Friday, April 26, 2019

Beat, Beat, Beat! Volume One - The Mersey Sound & Other Mop Top Rarities 1962 - 1963

In the early 1960s, there were three major record companies: EMI, Decca, and Pye. When the Fab Four hit pay dirt in 1963, the first of these companies hoovered up Gerry and the Pacemakers, The Dave Clark Five, The Hollies, and Cilla Black, artists that all sold lorry loads of singles. In an attempt to duplicate that success (and no one knew how long things would last - a few singles and an LP was the normal life span), Pye, and it's subsidiary labels, went north then east, west and south in an attempt to unearth some gems of their own. This collection tells you that, with one exception, they failed miserably.

Everything here was recorded or released in the 18 months between June '62 and December '63. Joe Brown had some success, but it was The Searchers who were the main contributor to the coffers whilst The Dave Clark Five jumped ship to Columbia and mega sales. The rest of the artists featured here are just a footnote in the annals of British Beat. The reason being, everything sounds the same. It's as if there was a bucket out from which you pulled ready-made backing and added your own voices over the top.

The majority of vocals are weak and hearing the backing vocals makes you appreciate just how fine John, Paul and George were in that department. Many groups seemed not to be able to decide on a lead singer, so all had a go - all at the same time! Whilst The Beatles looked good and had the personalities to match, you can tell The Puppets (who sound like Pinky and Perky on `Poison Ivy`), Buddy Britten & The Regents, Tommy Quickly, Pat Harris & The Blackjacks, and Gregory Phillips amongst many were being told what to sing and how to sing it. The songs themselves don't do anything to enhance anyone's reputation - The Searchers excluded - with the worst thing Lennon/McCartney ever wrote stopping Tommy Quickly's career there and then. Mind you, if you can't sing, it doesn't matter how good the song is, and very few here can. That's why it didn't work and Pye suffered as a result. (The Beatles would have experienced the same ignominy had they signed with the label.)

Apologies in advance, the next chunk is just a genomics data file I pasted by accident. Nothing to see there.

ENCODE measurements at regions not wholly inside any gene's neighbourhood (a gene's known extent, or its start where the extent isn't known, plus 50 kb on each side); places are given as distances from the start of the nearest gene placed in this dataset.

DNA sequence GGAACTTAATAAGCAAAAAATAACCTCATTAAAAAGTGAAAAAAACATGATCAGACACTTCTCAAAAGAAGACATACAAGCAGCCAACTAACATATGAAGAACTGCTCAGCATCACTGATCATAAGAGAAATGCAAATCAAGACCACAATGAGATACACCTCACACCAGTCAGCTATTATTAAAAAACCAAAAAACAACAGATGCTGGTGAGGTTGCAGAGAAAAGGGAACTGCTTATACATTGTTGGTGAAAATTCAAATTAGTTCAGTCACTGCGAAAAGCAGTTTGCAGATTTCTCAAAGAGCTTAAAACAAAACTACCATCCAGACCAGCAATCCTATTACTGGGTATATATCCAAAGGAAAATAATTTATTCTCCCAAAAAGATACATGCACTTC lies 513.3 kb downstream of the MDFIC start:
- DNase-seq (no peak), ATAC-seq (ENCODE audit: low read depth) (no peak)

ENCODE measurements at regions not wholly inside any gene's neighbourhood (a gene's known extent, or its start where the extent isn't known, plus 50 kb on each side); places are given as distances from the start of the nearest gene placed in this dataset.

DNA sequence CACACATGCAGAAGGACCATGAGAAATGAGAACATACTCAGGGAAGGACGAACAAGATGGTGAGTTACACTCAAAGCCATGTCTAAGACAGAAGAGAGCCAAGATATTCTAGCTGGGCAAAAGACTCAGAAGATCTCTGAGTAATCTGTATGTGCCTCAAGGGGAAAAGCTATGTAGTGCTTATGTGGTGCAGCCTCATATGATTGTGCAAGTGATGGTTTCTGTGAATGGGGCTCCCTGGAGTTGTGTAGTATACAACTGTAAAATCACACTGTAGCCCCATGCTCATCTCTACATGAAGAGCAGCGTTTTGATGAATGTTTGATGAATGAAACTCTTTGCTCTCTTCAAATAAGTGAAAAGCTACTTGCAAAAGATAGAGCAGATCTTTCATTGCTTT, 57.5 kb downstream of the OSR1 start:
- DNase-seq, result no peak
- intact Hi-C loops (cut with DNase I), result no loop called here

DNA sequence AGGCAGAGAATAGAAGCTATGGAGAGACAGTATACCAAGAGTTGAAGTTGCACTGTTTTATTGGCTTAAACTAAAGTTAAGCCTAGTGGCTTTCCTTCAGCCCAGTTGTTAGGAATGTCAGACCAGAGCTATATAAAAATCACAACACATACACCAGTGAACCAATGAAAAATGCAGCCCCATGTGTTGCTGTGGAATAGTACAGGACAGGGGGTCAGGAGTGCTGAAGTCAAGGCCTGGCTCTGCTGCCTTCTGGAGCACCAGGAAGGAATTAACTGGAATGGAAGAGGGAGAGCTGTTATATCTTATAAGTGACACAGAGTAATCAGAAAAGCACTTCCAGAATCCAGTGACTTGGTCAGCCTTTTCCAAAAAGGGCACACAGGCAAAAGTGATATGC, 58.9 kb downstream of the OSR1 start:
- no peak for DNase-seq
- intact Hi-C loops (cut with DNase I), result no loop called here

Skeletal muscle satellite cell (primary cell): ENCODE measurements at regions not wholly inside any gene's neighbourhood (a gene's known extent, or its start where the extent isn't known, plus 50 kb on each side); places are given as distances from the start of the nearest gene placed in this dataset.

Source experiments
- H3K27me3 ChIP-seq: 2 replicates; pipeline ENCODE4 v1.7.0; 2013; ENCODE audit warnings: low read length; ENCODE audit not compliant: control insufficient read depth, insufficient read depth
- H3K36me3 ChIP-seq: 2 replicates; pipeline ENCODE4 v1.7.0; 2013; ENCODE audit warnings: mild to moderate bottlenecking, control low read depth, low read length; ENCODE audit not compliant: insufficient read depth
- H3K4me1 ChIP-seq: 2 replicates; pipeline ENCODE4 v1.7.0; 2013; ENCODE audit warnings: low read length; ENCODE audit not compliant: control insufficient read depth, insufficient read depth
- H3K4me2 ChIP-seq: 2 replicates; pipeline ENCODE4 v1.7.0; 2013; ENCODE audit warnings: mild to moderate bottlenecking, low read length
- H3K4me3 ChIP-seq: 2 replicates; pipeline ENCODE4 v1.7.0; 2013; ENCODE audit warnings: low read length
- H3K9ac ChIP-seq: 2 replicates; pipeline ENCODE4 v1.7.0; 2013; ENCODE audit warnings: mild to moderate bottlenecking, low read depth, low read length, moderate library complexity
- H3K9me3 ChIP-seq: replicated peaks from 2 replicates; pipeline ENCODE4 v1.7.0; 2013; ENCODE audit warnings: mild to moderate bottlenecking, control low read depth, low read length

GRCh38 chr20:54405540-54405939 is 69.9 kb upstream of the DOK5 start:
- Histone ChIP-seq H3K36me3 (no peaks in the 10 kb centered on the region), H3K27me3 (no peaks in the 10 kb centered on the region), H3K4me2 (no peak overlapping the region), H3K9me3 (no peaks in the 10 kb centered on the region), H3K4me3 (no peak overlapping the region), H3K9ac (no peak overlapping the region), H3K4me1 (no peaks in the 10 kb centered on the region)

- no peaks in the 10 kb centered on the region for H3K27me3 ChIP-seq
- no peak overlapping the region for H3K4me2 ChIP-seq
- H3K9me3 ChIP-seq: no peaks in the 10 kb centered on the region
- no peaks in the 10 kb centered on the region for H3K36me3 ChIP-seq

That isn't to suggest that this isn't worth getting. The Kestrels' working of `There's a Place' is a missed soul classic, the aforementioned Pat Harris sounds as if she's having a pretty good time whilst Jeannie & The Big Guys take on `Boys' at 150mph. If you're a student of the era, this is a `must have', as it's the only place you'll be able to find most of the 60 tracks. Yes, they all came out on singles but buying them isn't the issue, though they`ll be expensive; it's finding them. (Downloads aren't counted as collecting.) It doesn't end there, though. Many people associated with the groups on this went on to far bigger and greater things. The foldout inlay is informative with some nice photos. It's quaint.




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